Each year, heart disease is at the top of the list of the country’s most serious health problems. In fact, statistics show that cardiovascular disease is America’s leading health problem, and the leading cause of death. Consider these statistics released by the American Heart Association (AHA):
At least 80,700,000 people in this country suffer from some form of heart disease.
One person in three suffers from some form of cardiovascular disease, including:
- high blood pressure – 73,000,000
- coronary heart disease – 16,000,000
- angina pectoris – 9,100,000
- myocardial infarction (heart attack) – 8,100,000
- stroke – 5,800,000
- congenital cardiovascular defects – 1,300,000
- congestive heart failure – 5,300,000
Rheumatic heart disease / rheumatic fever kills more than 4,000 Americans each year.
Almost one out of every 2.8 deaths result from cardiovascular disease.
Since 1900, cardiovascular disease has been the leading cause of death in every year but one – 1918.
About every 37 seconds an American will die due to a coronary event.
Cardiovascular disease is the cause of more deaths than the next six causes of death combined.
It is a myth that heart disease is a man’s disease. In fact, cardiovascular diseases are the number one killer of women (and men). These diseases currently claim the lives of more than a half a million females every year – more than the next 16 causes of death combined.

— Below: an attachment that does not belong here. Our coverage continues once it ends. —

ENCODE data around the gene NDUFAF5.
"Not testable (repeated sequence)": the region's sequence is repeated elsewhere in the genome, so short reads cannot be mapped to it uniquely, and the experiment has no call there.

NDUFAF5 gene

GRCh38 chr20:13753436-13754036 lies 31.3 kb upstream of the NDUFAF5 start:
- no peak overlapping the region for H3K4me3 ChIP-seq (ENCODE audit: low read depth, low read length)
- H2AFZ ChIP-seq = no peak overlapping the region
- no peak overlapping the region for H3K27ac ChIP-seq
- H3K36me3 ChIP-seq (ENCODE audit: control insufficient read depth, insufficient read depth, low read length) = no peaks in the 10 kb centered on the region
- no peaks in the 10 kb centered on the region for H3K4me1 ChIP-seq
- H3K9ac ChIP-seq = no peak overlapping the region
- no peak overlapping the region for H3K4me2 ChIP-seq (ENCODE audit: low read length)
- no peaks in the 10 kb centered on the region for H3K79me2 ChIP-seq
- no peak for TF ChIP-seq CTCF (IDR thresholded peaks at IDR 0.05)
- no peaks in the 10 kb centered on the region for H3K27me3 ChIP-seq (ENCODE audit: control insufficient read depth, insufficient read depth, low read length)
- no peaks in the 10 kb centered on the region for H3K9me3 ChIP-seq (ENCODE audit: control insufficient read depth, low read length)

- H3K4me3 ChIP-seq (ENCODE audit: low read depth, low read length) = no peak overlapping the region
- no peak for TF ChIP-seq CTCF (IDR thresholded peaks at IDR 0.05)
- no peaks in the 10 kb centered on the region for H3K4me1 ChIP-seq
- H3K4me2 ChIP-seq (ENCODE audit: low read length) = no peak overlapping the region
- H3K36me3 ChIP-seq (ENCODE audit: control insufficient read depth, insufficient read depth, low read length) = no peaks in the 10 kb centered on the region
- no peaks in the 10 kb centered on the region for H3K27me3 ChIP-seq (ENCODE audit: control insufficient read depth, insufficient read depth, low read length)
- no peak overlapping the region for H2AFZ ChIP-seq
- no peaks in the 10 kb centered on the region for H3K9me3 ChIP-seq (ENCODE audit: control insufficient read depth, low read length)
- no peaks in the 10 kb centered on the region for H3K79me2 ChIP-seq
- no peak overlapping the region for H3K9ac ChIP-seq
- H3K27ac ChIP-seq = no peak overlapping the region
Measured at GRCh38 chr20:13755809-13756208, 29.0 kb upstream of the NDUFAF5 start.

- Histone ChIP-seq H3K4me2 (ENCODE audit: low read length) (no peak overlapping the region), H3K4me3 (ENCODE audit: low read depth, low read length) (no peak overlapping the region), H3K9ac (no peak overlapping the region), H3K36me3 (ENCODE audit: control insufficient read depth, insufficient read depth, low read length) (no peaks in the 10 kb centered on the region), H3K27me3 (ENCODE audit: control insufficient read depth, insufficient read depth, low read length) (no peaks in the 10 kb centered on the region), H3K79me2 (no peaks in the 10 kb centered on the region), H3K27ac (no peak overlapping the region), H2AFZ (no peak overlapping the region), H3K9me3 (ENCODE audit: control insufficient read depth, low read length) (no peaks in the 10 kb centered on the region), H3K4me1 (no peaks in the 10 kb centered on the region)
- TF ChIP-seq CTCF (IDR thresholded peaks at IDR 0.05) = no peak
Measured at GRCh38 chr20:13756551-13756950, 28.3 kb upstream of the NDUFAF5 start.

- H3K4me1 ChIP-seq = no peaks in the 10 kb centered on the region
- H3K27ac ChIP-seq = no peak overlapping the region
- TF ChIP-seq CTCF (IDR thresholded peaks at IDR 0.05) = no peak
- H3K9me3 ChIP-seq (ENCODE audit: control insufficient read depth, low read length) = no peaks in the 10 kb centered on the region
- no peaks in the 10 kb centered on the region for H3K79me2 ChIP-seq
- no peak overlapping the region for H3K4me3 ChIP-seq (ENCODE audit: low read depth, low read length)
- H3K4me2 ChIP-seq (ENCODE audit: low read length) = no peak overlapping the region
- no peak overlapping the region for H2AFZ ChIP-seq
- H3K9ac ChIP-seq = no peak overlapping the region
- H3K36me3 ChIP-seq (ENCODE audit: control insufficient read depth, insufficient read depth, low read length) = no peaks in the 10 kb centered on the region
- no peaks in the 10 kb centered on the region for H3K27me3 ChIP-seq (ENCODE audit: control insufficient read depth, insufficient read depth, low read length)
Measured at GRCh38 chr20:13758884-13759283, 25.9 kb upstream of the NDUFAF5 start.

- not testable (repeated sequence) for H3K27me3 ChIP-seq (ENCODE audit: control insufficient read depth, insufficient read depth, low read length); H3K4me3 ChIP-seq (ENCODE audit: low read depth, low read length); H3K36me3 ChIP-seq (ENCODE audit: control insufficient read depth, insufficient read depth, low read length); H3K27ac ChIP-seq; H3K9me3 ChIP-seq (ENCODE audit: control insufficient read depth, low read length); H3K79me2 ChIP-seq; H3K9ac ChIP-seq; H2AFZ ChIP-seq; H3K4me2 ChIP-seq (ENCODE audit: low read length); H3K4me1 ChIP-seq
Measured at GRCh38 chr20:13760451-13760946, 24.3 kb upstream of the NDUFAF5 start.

Approximately one-third (32 percent) of cardiovascular disease deaths occur prematurely (before age 75).
The cost of cardiovascular disease in 2008 is estimated at $448.5 billion.
Stroke killed 150,074 people in 2004 – on average, someone in the US suffers a stroke every 40 seconds; someone dies every 3.3 minutes from stroke.
Stroke is a leading cause of serious, long-term disability that accounts for more than half of all patients hospitalized for a neurological disease. Stroke deaths have been increasing in recent years. Each year about 780,000 people experience a new or recurrent stroke.